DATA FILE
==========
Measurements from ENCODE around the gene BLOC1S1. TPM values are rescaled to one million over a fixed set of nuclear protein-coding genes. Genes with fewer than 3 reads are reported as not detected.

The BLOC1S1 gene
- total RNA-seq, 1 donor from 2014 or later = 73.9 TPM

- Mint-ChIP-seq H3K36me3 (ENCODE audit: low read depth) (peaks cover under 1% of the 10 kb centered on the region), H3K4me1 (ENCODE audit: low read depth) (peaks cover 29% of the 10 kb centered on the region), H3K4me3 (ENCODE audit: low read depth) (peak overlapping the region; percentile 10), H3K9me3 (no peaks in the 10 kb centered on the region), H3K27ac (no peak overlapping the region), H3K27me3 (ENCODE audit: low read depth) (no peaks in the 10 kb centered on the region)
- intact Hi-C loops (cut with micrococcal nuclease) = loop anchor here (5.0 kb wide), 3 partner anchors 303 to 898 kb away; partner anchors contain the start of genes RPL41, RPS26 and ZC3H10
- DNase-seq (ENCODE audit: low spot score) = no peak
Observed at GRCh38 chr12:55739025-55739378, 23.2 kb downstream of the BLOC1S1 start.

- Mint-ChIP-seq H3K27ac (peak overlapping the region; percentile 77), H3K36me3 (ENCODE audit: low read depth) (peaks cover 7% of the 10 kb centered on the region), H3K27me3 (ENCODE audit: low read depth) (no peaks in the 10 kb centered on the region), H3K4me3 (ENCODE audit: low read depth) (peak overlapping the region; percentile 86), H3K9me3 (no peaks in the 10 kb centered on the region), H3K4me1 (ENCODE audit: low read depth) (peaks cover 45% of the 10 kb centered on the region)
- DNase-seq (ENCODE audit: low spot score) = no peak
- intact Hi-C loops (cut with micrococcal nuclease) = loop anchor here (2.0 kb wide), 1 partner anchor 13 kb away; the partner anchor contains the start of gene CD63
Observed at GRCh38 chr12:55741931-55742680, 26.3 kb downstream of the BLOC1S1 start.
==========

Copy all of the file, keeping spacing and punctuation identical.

Measurements from ENCODE around the gene BLOC1S1. TPM values are rescaled to one million over a fixed set of nuclear protein-coding genes. Genes with fewer than 3 reads are reported as not detected.

The BLOC1S1 gene
- total RNA-seq, 1 donor from 2014 or later = 73.9 TPM

- Mint-ChIP-seq H3K36me3 (ENCODE audit: low read depth) (peaks cover under 1% of the 10 kb centered on the region), H3K4me1 (ENCODE audit: low read depth) (peaks cover 29% of the 10 kb centered on the region), H3K4me3 (ENCODE audit: low read depth) (peak overlapping the region; percentile 10), H3K9me3 (no peaks in the 10 kb centered on the region), H3K27ac (no peak overlapping the region), H3K27me3 (ENCODE audit: low read depth) (no peaks in the 10 kb centered on the region)
- intact Hi-C loops (cut with micrococcal nuclease) = loop anchor here (5.0 kb wide), 3 partner anchors 303 to 898 kb away; partner anchors contain the start of genes RPL41, RPS26 and ZC3H10
- DNase-seq (ENCODE audit: low spot score) = no peak
Observed at GRCh38 chr12:55739025-55739378, 23.2 kb downstream of the BLOC1S1 start.

- Mint-ChIP-seq H3K27ac (peak overlapping the region; percentile 77), H3K36me3 (ENCODE audit: low read depth) (peaks cover 7% of the 10 kb centered on the region), H3K27me3 (ENCODE audit: low read depth) (no peaks in the 10 kb centered on the region), H3K4me3 (ENCODE audit: low read depth) (peak overlapping the region; percentile 86), H3K9me3 (no peaks in the 10 kb centered on the region), H3K4me1 (ENCODE audit: low read depth) (peaks cover 45% of the 10 kb centered on the region)
- DNase-seq (ENCODE audit: low spot score) = no peak
- intact Hi-C loops (cut with micrococcal nuclease) = loop anchor here (2.0 kb wide), 1 partner anchor 13 kb away; the partner anchor contains the start of gene CD63
Observed at GRCh38 chr12:55741931-55742680, 26.3 kb downstream of the BLOC1S1 start.